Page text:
Addicted to Fun and Learning
- Nov 5, 2018
- Calgary, Canada
Yellow anyway... ENIG gold would be very, very thin and would look pretty on the board. It's standard practice these days to gold plate the boards, though the boards are usually only plated on the pads - which is where the gold matters. The purpose is that the gold provides a planar and clean (inert) surface to solder to. The gold actually dissolves in the solder joint. So the gold doesn't participate electrically in the connections between the components on the board.
ENIG gold is applied by first electroplating a layer of nickel on the copper of the PCB. The board is then dunked in a soup that displaces the surface nickel and replaces it with gold. The resulting gold layer is 0.1-0.2 µm thick. Silver can be deposited in the same way, but that wouldn't have much of a bling factor as it tarnishes quickly.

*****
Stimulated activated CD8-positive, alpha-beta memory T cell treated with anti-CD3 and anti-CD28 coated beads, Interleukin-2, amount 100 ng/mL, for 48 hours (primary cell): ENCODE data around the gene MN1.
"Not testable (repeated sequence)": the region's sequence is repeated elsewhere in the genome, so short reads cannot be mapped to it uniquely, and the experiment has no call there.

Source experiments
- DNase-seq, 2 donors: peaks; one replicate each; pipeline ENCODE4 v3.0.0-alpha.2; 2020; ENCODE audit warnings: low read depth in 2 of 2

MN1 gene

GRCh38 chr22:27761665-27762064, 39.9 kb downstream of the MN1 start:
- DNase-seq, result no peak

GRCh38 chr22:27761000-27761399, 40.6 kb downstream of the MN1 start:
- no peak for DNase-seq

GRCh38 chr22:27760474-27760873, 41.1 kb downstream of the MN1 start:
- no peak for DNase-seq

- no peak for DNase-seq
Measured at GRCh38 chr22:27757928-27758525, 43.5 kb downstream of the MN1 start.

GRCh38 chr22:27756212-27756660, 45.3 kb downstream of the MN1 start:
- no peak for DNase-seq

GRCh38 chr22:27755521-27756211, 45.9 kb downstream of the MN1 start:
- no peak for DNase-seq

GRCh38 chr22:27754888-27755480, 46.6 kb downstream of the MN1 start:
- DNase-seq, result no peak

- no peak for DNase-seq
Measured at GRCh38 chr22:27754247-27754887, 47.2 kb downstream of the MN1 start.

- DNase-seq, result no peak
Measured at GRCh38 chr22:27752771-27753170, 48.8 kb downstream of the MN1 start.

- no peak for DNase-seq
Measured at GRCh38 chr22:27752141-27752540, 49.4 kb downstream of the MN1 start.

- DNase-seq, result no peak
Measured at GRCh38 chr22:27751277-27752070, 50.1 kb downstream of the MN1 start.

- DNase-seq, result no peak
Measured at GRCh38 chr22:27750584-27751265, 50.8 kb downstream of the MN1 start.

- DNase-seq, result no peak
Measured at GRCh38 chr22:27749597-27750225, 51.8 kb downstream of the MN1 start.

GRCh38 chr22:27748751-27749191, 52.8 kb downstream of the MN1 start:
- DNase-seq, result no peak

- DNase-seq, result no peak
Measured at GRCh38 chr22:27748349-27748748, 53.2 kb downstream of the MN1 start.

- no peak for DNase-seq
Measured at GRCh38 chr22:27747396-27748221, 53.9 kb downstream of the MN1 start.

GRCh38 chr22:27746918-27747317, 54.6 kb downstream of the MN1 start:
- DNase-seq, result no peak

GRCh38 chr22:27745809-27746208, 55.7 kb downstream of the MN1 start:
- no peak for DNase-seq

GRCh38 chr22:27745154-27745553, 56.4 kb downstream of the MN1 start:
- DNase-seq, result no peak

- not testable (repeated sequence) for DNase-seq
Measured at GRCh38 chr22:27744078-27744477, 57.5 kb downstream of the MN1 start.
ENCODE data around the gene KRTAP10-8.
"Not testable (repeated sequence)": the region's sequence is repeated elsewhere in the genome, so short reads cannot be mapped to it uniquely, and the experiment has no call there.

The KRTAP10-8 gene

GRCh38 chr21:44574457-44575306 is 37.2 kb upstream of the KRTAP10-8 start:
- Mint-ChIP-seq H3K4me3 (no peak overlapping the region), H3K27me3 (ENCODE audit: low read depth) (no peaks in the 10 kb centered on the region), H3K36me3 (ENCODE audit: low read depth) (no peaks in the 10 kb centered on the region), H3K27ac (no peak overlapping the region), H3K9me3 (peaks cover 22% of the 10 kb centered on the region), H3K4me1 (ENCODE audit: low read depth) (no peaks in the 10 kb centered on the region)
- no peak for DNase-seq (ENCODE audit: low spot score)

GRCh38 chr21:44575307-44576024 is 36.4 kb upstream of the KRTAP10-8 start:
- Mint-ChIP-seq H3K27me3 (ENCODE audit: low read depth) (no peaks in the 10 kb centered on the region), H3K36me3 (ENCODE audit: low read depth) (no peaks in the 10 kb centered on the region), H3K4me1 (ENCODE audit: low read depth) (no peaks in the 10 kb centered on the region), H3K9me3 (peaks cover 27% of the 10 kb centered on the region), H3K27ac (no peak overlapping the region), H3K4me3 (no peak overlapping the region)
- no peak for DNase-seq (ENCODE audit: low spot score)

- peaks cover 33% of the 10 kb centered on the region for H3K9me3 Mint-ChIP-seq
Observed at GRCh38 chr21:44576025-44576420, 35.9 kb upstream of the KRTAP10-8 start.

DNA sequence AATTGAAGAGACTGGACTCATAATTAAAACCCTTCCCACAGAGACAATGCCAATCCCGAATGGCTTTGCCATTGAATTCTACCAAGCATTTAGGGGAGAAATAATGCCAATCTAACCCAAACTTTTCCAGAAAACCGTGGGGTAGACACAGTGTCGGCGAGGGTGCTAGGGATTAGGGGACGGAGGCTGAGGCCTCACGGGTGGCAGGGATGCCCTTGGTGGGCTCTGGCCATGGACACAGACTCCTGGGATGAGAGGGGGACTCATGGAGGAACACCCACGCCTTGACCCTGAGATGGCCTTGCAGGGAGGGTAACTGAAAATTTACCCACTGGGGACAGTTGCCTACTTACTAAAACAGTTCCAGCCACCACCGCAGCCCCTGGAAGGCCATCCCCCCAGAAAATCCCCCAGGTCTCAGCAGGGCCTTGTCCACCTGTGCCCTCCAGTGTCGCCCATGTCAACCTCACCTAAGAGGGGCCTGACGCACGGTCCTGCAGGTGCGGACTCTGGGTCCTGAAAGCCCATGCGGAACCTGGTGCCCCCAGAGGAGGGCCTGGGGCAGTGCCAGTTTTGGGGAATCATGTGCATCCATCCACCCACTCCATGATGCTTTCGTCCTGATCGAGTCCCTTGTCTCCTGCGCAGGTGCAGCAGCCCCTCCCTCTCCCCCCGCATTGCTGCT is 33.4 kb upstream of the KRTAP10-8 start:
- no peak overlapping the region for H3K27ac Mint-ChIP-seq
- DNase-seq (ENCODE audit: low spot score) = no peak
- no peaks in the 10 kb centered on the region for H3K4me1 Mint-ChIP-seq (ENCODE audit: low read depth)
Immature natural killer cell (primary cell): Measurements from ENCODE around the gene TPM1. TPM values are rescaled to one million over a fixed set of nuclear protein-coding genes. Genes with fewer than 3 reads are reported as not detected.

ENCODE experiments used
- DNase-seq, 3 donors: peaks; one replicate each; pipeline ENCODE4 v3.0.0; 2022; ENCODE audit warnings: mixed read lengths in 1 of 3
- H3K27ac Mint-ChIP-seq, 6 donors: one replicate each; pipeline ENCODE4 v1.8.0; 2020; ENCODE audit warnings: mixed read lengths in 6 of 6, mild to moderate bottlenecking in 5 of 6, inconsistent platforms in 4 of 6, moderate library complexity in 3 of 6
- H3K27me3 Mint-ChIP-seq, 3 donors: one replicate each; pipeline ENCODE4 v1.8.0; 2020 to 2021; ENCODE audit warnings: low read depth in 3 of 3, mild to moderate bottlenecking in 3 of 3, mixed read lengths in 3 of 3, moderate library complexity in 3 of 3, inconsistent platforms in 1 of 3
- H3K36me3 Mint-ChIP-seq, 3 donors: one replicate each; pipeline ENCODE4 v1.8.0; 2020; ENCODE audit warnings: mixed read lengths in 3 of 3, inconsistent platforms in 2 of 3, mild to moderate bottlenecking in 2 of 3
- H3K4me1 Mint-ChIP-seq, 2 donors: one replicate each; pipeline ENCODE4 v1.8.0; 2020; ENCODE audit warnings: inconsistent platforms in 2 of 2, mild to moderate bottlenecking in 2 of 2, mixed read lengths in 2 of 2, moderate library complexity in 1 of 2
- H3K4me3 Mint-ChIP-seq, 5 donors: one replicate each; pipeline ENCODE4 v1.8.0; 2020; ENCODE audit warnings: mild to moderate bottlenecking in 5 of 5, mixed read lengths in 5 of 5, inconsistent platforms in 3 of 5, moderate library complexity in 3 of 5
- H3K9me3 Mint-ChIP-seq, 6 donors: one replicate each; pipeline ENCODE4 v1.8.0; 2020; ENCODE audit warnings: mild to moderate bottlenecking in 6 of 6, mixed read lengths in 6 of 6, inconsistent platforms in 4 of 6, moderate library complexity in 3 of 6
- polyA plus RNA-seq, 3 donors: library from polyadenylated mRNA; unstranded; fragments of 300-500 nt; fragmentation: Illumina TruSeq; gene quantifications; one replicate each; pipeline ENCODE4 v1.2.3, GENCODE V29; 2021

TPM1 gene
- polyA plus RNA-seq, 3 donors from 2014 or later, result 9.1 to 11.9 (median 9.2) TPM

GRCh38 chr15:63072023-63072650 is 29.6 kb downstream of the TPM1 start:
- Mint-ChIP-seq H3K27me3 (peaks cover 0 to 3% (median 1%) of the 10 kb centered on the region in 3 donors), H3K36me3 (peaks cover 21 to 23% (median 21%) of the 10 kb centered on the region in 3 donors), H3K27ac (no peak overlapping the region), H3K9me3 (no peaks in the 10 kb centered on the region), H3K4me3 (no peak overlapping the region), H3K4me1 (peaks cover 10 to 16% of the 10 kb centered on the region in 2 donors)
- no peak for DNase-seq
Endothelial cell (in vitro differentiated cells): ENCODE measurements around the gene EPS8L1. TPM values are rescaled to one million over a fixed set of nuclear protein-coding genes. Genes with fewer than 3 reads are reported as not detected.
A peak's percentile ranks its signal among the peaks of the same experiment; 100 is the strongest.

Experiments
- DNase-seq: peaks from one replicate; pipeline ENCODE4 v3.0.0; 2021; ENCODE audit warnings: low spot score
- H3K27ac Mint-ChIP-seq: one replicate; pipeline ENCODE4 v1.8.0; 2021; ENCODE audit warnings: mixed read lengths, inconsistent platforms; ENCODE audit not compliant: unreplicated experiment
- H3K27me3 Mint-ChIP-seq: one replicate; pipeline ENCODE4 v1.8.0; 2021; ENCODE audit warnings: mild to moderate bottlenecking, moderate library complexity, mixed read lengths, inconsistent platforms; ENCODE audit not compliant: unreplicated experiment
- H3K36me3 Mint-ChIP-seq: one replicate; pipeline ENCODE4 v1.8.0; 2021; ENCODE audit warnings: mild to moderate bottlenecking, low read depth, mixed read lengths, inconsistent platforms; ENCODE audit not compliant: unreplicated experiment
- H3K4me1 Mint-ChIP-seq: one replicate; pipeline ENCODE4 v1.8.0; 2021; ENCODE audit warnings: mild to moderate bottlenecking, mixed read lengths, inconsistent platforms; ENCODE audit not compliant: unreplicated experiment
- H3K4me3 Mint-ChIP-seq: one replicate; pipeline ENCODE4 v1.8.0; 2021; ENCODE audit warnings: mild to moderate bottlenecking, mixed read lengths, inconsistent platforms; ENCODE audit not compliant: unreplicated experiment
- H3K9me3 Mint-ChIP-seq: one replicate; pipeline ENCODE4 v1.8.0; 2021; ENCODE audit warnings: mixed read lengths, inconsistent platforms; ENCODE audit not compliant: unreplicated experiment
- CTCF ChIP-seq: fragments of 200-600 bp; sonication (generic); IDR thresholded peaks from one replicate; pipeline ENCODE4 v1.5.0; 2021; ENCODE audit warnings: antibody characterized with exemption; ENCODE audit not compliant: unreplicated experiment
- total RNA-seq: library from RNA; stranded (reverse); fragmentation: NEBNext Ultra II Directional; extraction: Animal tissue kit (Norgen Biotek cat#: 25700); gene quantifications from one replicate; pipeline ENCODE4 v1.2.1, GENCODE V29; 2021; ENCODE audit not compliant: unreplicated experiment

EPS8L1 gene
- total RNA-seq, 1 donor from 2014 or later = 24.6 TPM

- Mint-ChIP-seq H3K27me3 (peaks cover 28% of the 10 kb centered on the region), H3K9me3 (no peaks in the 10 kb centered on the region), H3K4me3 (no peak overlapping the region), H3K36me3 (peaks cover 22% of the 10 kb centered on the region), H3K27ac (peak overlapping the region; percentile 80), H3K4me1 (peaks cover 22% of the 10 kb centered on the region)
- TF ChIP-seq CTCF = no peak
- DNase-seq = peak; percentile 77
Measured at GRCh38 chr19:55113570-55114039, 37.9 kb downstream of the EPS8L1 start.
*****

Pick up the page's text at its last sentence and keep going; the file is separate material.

Another gold plating options commonly offered by PCB manufacturers is to apply relatively thick (0.1-1.3 µm) gold to the copper. This is commonly done to the fingers on PC expansion cards for example.
PCB traces are typically 35 µm thick ("1 oz copper"), though 70 µm is sometimes touted. So even if thick gold is used, it won't have much impact on the resistance of the PCB traces.